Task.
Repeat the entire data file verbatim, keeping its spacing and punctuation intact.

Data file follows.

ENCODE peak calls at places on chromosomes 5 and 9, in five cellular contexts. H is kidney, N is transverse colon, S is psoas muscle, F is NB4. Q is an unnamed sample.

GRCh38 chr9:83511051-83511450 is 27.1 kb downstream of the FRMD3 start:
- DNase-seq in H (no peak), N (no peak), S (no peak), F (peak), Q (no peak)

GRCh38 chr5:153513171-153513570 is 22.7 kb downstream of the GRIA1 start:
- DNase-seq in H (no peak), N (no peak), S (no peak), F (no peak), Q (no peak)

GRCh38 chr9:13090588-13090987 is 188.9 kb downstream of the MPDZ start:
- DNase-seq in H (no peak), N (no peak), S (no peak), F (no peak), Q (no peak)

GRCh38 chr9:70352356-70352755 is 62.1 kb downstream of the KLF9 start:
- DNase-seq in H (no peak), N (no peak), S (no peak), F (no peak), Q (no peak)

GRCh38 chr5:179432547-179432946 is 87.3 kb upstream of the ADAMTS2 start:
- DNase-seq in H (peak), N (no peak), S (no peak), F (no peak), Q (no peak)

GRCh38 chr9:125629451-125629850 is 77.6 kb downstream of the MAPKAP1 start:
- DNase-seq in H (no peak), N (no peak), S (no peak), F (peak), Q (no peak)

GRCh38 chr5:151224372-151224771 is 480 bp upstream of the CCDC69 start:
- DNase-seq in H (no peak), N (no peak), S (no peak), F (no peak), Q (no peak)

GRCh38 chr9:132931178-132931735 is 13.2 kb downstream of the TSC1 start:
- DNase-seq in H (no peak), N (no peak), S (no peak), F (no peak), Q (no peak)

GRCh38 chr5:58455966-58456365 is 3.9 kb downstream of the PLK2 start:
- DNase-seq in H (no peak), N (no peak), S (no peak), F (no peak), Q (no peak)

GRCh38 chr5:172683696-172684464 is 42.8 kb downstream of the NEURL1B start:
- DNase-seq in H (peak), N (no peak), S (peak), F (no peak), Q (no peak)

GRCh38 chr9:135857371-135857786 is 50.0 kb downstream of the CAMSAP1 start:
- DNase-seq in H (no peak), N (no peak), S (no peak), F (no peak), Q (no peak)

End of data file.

ENCODE peak calls at places on chromosomes 5 and 9, in five cellular contexts. H is kidney, N is transverse colon, S is psoas muscle, F is NB4. Q is an unnamed sample.

GRCh38 chr9:83511051-83511450 is 27.1 kb downstream of the FRMD3 start:
- DNase-seq in H (no peak), N (no peak), S (no peak), F (peak), Q (no peak)

GRCh38 chr5:153513171-153513570 is 22.7 kb downstream of the GRIA1 start:
- DNase-seq in H (no peak), N (no peak), S (no peak), F (no peak), Q (no peak)

GRCh38 chr9:13090588-13090987 is 188.9 kb downstream of the MPDZ start:
- DNase-seq in H (no peak), N (no peak), S (no peak), F (no peak), Q (no peak)

GRCh38 chr9:70352356-70352755 is 62.1 kb downstream of the KLF9 start:
- DNase-seq in H (no peak), N (no peak), S (no peak), F (no peak), Q (no peak)

GRCh38 chr5:179432547-179432946 is 87.3 kb upstream of the ADAMTS2 start:
- DNase-seq in H (peak), N (no peak), S (no peak), F (no peak), Q (no peak)

GRCh38 chr9:125629451-125629850 is 77.6 kb downstream of the MAPKAP1 start:
- DNase-seq in H (no peak), N (no peak), S (no peak), F (peak), Q (no peak)

GRCh38 chr5:151224372-151224771 is 480 bp upstream of the CCDC69 start:
- DNase-seq in H (no peak), N (no peak), S (no peak), F (no peak), Q (no peak)

GRCh38 chr9:132931178-132931735 is 13.2 kb downstream of the TSC1 start:
- DNase-seq in H (no peak), N (no peak), S (no peak), F (no peak), Q (no peak)

GRCh38 chr5:58455966-58456365 is 3.9 kb downstream of the PLK2 start:
- DNase-seq in H (no peak), N (no peak), S (no peak), F (no peak), Q (no peak)

GRCh38 chr5:172683696-172684464 is 42.8 kb downstream of the NEURL1B start:
- DNase-seq in H (peak), N (no peak), S (peak), F (no peak), Q (no peak)

GRCh38 chr9:135857371-135857786 is 50.0 kb downstream of the CAMSAP1 start:
- DNase-seq in H (no peak), N (no peak), S (no peak), F (no peak), Q (no peak)